One was the immediate reaction I had felt upon learning that a federal grand jury in Maryland had returned indictments against two gambling businesses (ThrillX Systems and K23 Group Financial Services) and three individuals charging them with illegal gambling and money laundering. The indictments, dated April 26, 2011, were unsealed yesterday, and also involved the seizure of 10 different domains, including at least a couple (TruePoker.com and DoylesRoom.com) that hosted online poker.
Was hard not to feel “blue” -- i.e., sad, even a little down -- about the news, especially when considered as an indicator of what appears to be an increasingly dim future for online poker here in the U.S.
Additionally, for some of us, “Blue Monday” also evokes that early ’80s synth pop hit by New Order, the one that begins with the self-pitying line “How does it feel to treat me like you do?” Again, as an American online poker player, it was hard not to respond in a similar vein -- like we’re getting treated badly here. And perhaps to think how we’re looking at the aggressive establishment of “new order” for our game.
My mood became a little less “blue,” however, as I learned more about yesterday’s indictments.
A press release appeared yesterday afternoon explaining the charges as well as the “impressive undercover work” performed by U.S. Immigration and Customs Enforcement’s Homeland Security Investigations (ICE-HSI) that led to the indictments.
Agents set up a fake payment processor, called Linwood Payment Solutions, in order to learn more about how the businesses operated. A Maryland resident was then given $500 to set up an account (on BetEd.com), won some cabbage and used the fake processor to move winnings back to gambler’s bank account. That was back in November 2009. Subsequently, the fake processor went on to facilitate over 300,000 transactions for the two targeted businesses and involving the 10 sites, moving more than $33 million back and forth all over the globe.
In other words, there appear to be some significant differences here from what happened on April 15th when the founders of PokerStars, Full Tilt Poker, and Absolute Poker/UB were charged along with those other folks involved with payment processing.
For one, yesterday’s indictments only refer to money being moved around to faciltate sports betting -- not poker. Or any other forms of gambling, for that matter.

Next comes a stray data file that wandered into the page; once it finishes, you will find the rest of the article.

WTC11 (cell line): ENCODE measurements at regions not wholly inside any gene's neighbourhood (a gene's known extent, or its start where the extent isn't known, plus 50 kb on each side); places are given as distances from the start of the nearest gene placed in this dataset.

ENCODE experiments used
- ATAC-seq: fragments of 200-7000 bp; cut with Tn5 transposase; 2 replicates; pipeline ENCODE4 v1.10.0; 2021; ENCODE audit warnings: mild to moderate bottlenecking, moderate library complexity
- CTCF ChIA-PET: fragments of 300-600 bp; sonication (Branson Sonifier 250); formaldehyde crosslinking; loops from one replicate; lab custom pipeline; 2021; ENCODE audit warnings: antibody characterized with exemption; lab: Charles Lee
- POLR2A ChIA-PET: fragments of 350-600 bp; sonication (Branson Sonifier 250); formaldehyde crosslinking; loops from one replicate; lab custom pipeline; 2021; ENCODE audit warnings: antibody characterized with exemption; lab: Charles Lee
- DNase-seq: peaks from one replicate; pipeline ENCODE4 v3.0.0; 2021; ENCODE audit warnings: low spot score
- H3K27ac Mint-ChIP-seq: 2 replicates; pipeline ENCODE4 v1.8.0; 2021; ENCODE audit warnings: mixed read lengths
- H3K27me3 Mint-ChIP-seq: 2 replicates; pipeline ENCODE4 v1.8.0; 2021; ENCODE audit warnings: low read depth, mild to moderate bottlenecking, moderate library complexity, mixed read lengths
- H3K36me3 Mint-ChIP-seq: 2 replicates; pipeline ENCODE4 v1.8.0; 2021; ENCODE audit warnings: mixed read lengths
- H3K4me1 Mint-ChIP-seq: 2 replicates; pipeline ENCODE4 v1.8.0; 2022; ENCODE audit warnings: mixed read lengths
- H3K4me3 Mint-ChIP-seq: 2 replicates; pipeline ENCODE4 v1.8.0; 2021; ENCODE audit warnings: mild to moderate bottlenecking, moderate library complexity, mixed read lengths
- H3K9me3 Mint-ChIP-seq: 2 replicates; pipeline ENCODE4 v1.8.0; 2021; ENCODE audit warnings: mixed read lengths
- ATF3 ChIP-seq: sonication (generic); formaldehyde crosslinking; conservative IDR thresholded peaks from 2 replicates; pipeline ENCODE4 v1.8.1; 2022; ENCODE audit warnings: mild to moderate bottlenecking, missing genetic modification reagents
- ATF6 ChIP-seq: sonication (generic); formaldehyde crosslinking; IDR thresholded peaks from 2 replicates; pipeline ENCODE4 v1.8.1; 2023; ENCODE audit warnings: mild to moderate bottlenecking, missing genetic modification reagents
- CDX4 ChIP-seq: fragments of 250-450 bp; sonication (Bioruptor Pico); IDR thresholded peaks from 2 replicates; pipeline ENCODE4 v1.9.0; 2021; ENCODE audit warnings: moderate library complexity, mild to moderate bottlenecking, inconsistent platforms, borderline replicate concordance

With regard to TruePoker.com and DoylesRoom.com, the domains were seized, but the founders/operators of those sites were not targeted. I believe this resulted from the fact that Bookmaker.com -- a hugely popular sportsbook and one of the other 10 seized domains named in the indictment -- was part of the Yatahay network, a network to which both poker sites belonged, too. DoylesRoom moved there (from Cake) in late January. And speaking of recent moves, Doyle himself announced he was stepping away from DoylesRoom just last week, a move some are thinking might’ve been more than just another example of good timing by the “Godfather of Poker.”
In other words, for those of us in America who are variously invested in online poker (emotionally, financially, etc.), I don’t think yesterday’s indictments are necessarily to be regarded as a specific blow against online poker. Unless, I suppose, you were one of the few for whom TruePoker or DoylesRoom was a site of preference.
Still, yesterday gave us plenty to be concerned about.
The involvement of various governmental agencies here -- including ICE-HSI and the Internal Revenue Service -- suggests all forms of online gambling, including poker, are receiving a lot of scrutiny at present. As does a more-than-two-year-long sting operation set up to nab these two businesses.
Also of note from yesterday was the news that one of those named in the “Black Friday” indictments -- Bradley Franzen -- pleaded guilty in a New York court hearing to conspiracy to commit bank fraud, to accepting funds in connection with unlawful Internet gambling and conspiracy to commit money laundering. Unsurprisingly, the plea is reportedly part of a deal to try to lessen Franzen’s punishment in exchange for his providing “substantial assistance” to prosecutors in their continuing efforts to take down the other individuals and sites targeted in the April 15 indictments.
All of which suggests things are especially tenuous at the moment, both for those few online poker sites still serving American customers -- all of whom (one has to think) must be at least contemplating leaving the U.S. market, if not worrying about becoming the next to be targeted by the feds -- as well as for the so-called Big Three, two of which (PokerStars and Full Tilt Poker) still remain the largest in the world.
So I think I’ll stick with “Blue Monday” as a shorthand way to refer to what happened on May 23rd. I mean, perhaps we aren’t necessarily feeling “blue,” but it does seem like we’re getting knocked around pretty good. As Poker Scout wittily put it yesterday, “Only makes sense to pair black and blue in this context.”
(That image up top comes from an exhibit at the Amherst Museum in New York collecting various laundry-related artifacts, titled “Blue Monday: Washday and Women.”)